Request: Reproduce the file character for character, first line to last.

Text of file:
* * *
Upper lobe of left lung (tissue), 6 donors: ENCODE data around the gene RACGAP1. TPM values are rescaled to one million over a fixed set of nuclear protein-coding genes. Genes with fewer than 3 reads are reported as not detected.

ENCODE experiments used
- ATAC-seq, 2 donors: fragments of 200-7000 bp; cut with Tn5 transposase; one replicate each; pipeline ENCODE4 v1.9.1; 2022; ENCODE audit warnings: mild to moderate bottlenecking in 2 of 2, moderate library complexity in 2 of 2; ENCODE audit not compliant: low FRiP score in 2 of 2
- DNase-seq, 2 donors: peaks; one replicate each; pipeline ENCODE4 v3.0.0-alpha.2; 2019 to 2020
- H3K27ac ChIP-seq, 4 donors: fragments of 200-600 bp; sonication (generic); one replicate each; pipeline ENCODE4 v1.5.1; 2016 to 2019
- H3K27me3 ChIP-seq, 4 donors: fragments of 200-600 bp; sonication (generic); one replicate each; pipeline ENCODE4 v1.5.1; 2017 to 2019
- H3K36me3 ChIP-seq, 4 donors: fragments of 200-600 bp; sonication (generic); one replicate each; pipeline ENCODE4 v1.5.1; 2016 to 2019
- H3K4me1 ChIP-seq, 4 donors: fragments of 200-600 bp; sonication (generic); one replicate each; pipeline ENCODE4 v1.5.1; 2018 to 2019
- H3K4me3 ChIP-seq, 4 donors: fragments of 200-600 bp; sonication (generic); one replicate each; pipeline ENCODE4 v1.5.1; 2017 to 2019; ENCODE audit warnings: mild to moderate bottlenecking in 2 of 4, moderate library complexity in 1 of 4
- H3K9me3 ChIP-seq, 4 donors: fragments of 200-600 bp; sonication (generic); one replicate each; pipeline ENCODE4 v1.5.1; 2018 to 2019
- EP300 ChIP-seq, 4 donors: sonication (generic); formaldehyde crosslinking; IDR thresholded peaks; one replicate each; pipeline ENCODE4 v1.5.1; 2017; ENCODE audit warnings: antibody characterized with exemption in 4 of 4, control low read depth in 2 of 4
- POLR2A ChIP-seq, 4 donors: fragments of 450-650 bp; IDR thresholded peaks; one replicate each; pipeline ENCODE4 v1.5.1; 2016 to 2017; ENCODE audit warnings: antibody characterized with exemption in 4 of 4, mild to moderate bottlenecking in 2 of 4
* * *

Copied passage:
Upper lobe of left lung (tissue), 6 donors: ENCODE data around the gene RACGAP1. TPM values are rescaled to one million over a fixed set of nuclear protein-coding genes. Genes with fewer than 3 reads are reported as not detected.

ENCODE experiments used
- ATAC-seq, 2 donors: fragments of 200-7000 bp; cut with Tn5 transposase; one replicate each; pipeline ENCODE4 v1.9.1; 2022; ENCODE audit warnings: mild to moderate bottlenecking in 2 of 2, moderate library complexity in 2 of 2; ENCODE audit not compliant: low FRiP score in 2 of 2
- DNase-seq, 2 donors: peaks; one replicate each; pipeline ENCODE4 v3.0.0-alpha.2; 2019 to 2020
- H3K27ac ChIP-seq, 4 donors: fragments of 200-600 bp; sonication (generic); one replicate each; pipeline ENCODE4 v1.5.1; 2016 to 2019
- H3K27me3 ChIP-seq, 4 donors: fragments of 200-600 bp; sonication (generic); one replicate each; pipeline ENCODE4 v1.5.1; 2017 to 2019
- H3K36me3 ChIP-seq, 4 donors: fragments of 200-600 bp; sonication (generic); one replicate each; pipeline ENCODE4 v1.5.1; 2016 to 2019
- H3K4me1 ChIP-seq, 4 donors: fragments of 200-600 bp; sonication (generic); one replicate each; pipeline ENCODE4 v1.5.1; 2018 to 2019
- H3K4me3 ChIP-seq, 4 donors: fragments of 200-600 bp; sonication (generic); one replicate each; pipeline ENCODE4 v1.5.1; 2017 to 2019; ENCODE audit warnings: mild to moderate bottlenecking in 2 of 4, moderate library complexity in 1 of 4
- H3K9me3 ChIP-seq, 4 donors: fragments of 200-600 bp; sonication (generic); one replicate each; pipeline ENCODE4 v1.5.1; 2018 to 2019
- EP300 ChIP-seq, 4 donors: sonication (generic); formaldehyde crosslinking; IDR thresholded peaks; one replicate each; pipeline ENCODE4 v1.5.1; 2017; ENCODE audit warnings: antibody characterized with exemption in 4 of 4, control low read depth in 2 of 4
- POLR2A ChIP-seq, 4 donors: fragments of 450-650 bp; IDR thresholded peaks; one replicate each; pipeline ENCODE4 v1.5.1; 2016 to 2017; ENCODE audit warnings: antibody characterized with exemption in 4 of 4, mild to moderate bottlenecking in 2 of 4